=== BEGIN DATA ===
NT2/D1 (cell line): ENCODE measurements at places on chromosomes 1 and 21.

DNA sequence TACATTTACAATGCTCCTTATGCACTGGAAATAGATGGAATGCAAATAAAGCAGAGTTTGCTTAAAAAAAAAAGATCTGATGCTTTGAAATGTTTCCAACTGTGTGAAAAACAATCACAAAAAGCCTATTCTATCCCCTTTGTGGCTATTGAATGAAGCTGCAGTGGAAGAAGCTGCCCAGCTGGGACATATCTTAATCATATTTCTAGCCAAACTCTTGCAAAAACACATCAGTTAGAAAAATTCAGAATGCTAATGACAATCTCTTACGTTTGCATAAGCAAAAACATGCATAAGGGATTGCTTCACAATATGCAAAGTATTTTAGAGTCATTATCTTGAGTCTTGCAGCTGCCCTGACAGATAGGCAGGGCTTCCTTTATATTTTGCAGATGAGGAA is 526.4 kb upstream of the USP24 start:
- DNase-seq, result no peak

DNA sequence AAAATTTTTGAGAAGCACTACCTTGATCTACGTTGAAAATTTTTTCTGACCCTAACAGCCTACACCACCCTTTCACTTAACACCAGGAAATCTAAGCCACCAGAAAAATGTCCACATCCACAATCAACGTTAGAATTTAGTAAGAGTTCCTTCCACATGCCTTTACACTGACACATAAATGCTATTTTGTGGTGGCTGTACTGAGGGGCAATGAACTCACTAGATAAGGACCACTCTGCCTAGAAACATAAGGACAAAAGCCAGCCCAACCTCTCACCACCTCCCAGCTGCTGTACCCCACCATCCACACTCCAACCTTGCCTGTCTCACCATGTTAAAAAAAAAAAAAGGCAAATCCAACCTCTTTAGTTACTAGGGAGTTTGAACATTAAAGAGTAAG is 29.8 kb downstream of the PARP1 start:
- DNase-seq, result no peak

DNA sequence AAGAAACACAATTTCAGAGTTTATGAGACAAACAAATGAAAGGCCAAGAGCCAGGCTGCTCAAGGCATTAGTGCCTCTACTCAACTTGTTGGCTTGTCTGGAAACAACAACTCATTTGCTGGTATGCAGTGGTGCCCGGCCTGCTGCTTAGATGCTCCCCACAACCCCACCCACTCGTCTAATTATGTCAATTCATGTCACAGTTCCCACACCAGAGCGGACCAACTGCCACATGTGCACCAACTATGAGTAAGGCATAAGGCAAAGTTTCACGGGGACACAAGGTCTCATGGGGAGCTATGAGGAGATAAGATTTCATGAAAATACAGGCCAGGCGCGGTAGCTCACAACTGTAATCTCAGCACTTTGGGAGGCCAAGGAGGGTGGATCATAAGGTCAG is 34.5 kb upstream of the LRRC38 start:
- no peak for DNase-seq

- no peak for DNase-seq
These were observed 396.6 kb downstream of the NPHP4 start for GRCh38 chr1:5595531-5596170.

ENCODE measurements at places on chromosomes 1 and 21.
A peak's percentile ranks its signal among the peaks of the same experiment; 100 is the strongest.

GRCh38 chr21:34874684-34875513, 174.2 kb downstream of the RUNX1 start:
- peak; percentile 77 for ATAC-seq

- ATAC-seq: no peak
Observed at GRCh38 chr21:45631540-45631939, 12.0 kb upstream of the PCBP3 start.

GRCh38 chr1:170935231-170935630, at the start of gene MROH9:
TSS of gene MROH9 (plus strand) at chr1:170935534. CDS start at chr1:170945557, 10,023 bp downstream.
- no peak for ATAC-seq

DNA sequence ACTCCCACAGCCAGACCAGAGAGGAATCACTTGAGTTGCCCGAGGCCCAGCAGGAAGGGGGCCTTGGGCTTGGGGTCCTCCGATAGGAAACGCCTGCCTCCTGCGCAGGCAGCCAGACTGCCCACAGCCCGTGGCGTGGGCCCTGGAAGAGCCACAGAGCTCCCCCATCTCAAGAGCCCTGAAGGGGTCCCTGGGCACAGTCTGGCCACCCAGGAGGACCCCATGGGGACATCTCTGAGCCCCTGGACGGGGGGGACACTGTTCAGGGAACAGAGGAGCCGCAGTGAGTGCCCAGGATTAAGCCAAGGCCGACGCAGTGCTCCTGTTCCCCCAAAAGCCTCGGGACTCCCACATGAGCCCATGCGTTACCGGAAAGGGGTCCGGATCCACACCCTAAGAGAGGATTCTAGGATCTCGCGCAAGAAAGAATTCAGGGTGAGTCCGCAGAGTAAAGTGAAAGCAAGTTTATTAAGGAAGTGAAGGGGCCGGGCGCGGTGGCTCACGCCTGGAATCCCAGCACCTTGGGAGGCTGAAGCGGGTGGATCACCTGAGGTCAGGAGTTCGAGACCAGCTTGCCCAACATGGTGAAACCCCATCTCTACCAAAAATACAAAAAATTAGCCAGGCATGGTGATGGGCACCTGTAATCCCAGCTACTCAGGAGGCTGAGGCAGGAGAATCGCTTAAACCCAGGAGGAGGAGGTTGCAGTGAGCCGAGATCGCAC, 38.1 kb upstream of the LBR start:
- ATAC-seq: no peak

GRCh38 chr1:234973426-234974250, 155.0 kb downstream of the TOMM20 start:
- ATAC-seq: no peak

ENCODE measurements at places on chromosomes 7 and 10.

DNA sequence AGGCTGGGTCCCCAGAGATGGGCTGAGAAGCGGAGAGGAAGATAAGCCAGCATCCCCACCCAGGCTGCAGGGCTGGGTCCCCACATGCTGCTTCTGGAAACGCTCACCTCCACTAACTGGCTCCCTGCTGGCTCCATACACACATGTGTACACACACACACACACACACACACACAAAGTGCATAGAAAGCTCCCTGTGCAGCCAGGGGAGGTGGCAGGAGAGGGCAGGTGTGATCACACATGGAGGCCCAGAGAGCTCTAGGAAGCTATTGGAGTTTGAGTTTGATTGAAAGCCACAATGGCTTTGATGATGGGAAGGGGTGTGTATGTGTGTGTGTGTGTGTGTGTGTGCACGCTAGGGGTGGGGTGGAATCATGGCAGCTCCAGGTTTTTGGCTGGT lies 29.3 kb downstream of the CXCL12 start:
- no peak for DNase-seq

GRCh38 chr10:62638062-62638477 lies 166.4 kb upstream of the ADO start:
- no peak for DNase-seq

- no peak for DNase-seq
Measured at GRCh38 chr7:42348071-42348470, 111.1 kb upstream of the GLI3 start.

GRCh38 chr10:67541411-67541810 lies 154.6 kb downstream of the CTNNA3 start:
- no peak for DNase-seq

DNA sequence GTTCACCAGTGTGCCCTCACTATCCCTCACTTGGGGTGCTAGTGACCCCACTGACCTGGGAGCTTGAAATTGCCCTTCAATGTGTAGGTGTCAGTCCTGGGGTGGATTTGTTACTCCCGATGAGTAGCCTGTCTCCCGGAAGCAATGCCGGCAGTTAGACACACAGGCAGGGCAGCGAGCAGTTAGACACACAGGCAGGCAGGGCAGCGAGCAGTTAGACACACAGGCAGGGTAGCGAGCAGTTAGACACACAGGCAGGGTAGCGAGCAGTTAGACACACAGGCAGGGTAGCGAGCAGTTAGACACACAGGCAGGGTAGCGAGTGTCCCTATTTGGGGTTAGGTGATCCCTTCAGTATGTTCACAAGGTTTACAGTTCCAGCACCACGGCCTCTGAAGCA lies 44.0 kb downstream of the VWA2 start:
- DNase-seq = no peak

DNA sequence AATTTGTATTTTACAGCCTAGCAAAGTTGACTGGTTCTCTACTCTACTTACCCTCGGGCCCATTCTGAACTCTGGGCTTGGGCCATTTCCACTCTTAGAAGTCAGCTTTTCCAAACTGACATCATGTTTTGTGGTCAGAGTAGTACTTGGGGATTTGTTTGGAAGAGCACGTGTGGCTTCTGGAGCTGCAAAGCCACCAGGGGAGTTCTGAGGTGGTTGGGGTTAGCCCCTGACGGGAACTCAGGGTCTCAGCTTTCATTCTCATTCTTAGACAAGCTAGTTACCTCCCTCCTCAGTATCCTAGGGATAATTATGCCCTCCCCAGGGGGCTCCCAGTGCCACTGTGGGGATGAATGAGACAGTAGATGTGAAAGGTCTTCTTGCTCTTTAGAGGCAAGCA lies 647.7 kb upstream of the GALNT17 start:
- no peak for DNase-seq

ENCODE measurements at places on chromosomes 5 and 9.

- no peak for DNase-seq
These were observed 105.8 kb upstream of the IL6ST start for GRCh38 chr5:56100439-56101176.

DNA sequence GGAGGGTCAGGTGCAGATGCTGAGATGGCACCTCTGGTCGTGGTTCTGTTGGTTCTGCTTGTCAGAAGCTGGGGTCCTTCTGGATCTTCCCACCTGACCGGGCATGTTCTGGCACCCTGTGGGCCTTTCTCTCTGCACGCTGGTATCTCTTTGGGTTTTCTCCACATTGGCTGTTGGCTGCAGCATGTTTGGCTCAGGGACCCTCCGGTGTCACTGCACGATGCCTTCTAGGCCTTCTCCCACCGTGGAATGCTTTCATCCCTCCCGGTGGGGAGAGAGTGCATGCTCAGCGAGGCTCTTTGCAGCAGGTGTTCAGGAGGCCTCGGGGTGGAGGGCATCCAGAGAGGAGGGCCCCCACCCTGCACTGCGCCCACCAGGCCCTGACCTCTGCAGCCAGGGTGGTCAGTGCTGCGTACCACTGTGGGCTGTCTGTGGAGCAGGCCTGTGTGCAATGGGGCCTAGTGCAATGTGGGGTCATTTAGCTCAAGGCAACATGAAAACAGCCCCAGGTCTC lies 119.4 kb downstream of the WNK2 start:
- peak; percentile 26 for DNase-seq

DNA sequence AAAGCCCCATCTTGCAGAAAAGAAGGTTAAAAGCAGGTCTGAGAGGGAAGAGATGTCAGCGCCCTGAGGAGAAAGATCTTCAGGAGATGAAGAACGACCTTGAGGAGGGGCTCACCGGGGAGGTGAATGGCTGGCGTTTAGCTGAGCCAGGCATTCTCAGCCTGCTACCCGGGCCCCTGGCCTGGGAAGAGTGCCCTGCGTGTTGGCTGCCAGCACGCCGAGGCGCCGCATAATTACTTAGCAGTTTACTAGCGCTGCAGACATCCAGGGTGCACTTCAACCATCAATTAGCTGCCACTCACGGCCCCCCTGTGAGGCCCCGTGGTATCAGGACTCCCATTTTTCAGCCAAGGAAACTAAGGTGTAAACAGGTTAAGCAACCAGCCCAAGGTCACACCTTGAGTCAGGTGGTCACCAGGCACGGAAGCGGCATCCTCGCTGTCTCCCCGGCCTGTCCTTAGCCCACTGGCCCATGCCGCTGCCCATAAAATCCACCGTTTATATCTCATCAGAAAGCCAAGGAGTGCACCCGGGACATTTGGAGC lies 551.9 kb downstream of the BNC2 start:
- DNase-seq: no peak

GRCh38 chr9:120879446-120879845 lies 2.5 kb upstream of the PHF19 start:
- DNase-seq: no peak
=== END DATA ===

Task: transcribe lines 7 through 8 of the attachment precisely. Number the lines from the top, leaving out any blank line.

- no peak for DNase-seq

- no peak for DNase-seq